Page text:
Some of the most competitive sets in tennis come down to a tiebreaker: an extra game in which one player must score at least seven points to win.
How do you reach this point? It's pretty simple: a tiebreak situation arises when both sides have won six games in a set. Typically, a player would need to win at least six games, while holding a two-game advantage, to take the set — but those rules no longer apply when the score is tied 6-6. Instead, the opponents play one more game, and whoever wins it, wins the set. The final score will then be seven games to six, and that's sufficient to win when a tiebreak is involved.
To kick off the tiebreak, the player whose turn it is to serve begins by serving one point. Their opponent then serves one point, and from then on until the game ends, the players alternate serving two consecutive points each. Every six points, the players switch ends of the court, which helps mitigate any environmental advantages, such as wind or sunlight.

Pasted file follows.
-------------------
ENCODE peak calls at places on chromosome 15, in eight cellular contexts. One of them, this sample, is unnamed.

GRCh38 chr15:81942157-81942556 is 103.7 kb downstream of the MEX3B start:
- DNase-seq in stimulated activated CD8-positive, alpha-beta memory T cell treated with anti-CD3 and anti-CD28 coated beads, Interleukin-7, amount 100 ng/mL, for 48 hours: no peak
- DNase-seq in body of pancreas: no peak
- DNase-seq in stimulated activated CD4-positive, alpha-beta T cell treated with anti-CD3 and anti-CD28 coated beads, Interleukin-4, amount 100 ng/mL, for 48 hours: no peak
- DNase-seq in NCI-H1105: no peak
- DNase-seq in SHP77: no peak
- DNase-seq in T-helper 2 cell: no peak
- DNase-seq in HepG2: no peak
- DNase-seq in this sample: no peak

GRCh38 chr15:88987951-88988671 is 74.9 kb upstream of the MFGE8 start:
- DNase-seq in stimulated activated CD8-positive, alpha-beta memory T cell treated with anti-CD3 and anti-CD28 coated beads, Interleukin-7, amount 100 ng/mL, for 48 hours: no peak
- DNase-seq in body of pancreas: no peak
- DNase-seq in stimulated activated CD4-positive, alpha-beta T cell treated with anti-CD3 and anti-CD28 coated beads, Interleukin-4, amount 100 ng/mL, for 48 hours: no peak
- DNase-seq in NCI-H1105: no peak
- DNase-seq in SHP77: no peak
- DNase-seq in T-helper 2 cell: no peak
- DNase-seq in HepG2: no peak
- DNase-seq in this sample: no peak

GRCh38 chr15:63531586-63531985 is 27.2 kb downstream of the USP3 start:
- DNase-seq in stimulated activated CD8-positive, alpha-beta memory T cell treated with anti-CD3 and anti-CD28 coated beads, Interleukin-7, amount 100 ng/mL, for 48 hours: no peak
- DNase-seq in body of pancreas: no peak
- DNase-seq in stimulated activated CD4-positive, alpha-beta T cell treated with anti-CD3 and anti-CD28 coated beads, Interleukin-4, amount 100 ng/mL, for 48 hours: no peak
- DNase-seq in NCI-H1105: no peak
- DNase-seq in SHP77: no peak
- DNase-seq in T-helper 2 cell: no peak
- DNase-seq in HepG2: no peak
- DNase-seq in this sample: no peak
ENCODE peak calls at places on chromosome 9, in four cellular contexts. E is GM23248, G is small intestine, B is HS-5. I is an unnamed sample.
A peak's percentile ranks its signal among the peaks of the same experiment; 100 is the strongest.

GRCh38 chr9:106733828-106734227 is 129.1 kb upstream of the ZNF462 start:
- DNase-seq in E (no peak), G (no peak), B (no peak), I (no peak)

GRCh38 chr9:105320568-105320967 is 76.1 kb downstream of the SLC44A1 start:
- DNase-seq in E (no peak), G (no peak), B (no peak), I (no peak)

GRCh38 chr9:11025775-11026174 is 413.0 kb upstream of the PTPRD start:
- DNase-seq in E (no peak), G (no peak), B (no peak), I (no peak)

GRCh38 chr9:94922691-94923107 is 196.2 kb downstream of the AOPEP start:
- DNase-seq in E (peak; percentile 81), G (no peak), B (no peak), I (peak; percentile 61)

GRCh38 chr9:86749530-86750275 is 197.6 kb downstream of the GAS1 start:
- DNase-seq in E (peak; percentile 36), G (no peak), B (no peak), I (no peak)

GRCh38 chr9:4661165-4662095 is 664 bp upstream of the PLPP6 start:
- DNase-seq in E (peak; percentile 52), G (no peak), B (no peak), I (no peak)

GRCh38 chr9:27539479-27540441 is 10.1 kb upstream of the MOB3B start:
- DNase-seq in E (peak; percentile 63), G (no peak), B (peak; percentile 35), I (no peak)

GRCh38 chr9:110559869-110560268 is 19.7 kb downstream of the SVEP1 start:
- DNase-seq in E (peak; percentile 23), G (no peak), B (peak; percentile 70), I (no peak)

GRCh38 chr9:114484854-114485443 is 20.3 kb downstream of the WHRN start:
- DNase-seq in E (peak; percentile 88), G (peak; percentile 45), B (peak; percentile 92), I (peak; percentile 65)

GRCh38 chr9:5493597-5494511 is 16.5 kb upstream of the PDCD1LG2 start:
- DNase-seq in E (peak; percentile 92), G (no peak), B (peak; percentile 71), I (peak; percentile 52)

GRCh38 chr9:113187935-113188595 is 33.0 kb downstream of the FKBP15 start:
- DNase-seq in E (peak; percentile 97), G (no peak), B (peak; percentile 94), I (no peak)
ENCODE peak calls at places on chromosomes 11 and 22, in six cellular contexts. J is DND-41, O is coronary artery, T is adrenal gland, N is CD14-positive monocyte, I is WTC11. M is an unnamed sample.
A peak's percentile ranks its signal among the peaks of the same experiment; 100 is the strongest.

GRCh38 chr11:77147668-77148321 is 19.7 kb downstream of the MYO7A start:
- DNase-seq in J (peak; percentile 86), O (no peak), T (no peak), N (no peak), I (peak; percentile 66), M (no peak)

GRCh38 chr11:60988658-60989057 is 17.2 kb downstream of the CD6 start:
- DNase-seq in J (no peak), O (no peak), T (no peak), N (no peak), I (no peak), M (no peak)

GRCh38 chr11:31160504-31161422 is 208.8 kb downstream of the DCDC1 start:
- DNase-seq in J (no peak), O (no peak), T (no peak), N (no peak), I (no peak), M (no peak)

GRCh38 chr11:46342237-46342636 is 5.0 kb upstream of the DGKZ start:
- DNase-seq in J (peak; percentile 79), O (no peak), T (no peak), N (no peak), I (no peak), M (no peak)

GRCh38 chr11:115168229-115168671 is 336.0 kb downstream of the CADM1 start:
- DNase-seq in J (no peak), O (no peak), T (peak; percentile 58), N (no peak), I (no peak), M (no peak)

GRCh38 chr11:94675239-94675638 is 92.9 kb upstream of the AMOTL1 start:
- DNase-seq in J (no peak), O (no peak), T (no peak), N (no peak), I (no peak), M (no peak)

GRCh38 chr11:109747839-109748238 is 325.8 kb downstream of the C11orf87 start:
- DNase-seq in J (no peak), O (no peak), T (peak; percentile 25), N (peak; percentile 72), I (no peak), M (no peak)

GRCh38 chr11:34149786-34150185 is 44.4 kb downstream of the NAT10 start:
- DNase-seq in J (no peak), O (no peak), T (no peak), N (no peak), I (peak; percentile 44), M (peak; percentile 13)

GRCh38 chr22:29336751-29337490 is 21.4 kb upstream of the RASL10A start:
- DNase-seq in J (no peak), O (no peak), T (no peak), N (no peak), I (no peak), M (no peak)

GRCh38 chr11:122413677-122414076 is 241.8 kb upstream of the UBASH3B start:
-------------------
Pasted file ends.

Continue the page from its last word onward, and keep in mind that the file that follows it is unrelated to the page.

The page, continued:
A player must reach seven points minimum and have a two-point advantage over their opponent to win the tiebreak. So, if one player has six points and one has five, and the player with the advantage scores the next point, they win the game and the set (and possibly even the match), because they met both conditions for winning the tiebreak. But if the players were tied at six points, it wouldn't matter who won the next point because no one could achieve a two-point advantage; instead, they would keep playing until someone managed to pull away.